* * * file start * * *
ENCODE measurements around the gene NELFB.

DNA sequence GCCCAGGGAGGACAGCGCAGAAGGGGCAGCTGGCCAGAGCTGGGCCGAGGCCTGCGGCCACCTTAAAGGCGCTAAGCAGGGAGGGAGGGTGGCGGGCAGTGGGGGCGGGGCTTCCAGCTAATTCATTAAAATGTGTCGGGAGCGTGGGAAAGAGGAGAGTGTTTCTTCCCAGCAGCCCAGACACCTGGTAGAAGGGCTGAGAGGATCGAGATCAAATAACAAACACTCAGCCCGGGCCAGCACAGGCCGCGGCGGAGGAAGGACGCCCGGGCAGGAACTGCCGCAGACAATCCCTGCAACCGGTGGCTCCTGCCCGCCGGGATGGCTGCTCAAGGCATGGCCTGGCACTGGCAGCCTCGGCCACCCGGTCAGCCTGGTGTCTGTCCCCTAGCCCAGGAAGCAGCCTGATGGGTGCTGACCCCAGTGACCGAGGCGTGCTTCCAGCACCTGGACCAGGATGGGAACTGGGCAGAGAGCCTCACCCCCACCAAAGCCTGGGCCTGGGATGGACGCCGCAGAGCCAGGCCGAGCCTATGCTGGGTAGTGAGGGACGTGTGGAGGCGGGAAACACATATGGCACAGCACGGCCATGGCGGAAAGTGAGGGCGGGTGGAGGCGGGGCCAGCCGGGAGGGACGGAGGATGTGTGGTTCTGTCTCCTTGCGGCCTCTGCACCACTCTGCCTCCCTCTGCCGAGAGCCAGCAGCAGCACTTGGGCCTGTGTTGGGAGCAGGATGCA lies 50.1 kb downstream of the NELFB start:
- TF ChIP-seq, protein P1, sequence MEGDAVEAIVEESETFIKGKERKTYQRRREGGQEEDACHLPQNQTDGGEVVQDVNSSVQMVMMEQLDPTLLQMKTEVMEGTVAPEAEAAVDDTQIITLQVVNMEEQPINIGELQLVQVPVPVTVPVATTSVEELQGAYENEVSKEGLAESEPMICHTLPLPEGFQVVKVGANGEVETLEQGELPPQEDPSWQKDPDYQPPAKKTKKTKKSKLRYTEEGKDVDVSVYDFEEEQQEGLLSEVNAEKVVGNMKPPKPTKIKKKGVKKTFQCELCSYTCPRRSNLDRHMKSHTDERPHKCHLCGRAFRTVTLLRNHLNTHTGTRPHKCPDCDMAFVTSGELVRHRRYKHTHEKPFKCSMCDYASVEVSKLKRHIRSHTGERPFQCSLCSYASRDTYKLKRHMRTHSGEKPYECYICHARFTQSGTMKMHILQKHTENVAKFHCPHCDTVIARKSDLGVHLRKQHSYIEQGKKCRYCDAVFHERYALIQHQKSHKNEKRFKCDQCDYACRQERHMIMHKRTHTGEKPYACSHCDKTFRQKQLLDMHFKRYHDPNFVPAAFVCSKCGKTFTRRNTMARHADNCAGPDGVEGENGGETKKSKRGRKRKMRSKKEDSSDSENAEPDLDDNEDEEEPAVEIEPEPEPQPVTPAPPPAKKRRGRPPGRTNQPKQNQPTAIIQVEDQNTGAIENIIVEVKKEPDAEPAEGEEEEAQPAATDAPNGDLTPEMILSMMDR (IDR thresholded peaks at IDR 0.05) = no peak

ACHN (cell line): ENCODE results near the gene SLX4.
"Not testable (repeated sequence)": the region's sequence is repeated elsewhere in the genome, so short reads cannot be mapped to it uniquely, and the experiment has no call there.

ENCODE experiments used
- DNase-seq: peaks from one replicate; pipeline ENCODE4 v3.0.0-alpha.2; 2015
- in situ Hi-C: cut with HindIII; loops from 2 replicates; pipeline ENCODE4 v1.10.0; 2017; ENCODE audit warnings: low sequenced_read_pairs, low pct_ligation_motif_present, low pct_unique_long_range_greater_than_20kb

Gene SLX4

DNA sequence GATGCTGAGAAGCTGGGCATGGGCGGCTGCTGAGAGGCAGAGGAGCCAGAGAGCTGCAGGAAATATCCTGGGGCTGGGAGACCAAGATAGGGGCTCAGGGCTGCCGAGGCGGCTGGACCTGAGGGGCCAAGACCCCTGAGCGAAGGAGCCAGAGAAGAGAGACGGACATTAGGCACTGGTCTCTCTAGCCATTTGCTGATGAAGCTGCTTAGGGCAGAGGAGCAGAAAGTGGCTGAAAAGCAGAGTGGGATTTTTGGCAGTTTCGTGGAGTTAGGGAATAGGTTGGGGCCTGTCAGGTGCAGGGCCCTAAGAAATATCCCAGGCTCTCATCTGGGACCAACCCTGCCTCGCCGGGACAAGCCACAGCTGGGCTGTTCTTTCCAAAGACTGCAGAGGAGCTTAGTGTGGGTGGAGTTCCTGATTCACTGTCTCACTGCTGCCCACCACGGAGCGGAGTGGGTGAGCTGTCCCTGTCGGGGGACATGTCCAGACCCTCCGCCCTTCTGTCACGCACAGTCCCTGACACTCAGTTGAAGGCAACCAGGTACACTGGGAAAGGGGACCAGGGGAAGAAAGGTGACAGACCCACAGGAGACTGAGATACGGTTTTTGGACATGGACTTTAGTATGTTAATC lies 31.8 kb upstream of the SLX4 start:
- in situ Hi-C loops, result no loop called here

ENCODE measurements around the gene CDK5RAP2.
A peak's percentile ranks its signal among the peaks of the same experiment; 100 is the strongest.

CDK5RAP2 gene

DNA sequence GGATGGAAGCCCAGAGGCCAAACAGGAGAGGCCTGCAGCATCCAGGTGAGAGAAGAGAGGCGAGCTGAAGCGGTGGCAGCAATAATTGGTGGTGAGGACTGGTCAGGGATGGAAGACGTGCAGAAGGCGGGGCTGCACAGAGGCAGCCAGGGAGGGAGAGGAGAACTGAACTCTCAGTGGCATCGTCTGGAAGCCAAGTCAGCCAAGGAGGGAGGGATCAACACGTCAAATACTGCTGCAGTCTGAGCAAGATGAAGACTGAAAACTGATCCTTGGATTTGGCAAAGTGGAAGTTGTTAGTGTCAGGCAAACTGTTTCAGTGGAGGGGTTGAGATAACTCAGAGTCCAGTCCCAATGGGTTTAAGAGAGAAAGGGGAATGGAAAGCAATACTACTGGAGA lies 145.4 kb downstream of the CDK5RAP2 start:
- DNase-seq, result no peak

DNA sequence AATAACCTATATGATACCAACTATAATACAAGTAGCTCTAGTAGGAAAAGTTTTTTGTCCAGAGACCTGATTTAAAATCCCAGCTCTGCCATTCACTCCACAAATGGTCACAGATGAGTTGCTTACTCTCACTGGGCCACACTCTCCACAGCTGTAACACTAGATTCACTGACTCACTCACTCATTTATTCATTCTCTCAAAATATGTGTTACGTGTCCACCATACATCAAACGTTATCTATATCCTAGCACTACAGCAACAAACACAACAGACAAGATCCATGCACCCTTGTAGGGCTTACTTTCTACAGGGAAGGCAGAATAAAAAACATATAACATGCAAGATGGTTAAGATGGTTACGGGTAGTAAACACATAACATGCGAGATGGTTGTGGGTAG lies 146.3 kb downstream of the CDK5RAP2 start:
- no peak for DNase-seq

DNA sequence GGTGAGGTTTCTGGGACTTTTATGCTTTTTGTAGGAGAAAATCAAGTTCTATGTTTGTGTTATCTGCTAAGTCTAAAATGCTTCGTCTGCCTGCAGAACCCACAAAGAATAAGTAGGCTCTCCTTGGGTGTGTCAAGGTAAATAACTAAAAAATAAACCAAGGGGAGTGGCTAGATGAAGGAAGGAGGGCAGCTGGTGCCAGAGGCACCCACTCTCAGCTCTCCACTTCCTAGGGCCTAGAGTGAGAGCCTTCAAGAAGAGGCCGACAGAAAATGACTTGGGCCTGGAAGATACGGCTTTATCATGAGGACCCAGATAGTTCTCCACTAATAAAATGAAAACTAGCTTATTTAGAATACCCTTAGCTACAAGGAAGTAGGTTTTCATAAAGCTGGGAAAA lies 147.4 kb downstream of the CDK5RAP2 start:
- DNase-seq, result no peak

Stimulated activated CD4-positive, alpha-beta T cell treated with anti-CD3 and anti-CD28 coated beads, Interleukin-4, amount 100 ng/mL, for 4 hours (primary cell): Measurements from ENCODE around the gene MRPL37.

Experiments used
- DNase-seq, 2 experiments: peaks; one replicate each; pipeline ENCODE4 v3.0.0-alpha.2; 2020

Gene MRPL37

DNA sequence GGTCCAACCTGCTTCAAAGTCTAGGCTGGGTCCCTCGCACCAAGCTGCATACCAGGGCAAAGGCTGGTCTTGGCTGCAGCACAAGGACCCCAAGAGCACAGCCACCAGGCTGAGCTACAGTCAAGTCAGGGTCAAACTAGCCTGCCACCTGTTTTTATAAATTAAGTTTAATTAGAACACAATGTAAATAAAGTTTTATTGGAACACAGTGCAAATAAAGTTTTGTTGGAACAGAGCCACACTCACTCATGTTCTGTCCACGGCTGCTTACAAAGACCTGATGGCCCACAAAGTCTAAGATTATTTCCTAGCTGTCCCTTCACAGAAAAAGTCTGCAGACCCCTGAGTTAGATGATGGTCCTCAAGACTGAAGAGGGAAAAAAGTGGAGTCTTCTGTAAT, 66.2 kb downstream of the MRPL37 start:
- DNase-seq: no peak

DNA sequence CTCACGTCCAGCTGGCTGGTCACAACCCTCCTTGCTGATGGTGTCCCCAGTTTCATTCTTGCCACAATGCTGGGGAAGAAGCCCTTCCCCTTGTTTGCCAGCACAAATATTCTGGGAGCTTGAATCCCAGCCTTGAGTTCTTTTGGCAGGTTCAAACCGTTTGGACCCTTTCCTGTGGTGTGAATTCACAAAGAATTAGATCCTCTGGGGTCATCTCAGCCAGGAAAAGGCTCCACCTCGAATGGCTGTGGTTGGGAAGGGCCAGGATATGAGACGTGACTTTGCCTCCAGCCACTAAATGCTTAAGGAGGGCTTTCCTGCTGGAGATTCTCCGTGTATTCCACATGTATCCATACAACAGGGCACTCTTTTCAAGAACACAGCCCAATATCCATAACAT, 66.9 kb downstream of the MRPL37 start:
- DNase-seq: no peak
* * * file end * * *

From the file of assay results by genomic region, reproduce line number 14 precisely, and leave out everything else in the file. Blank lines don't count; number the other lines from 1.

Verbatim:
CDK5RAP2 gene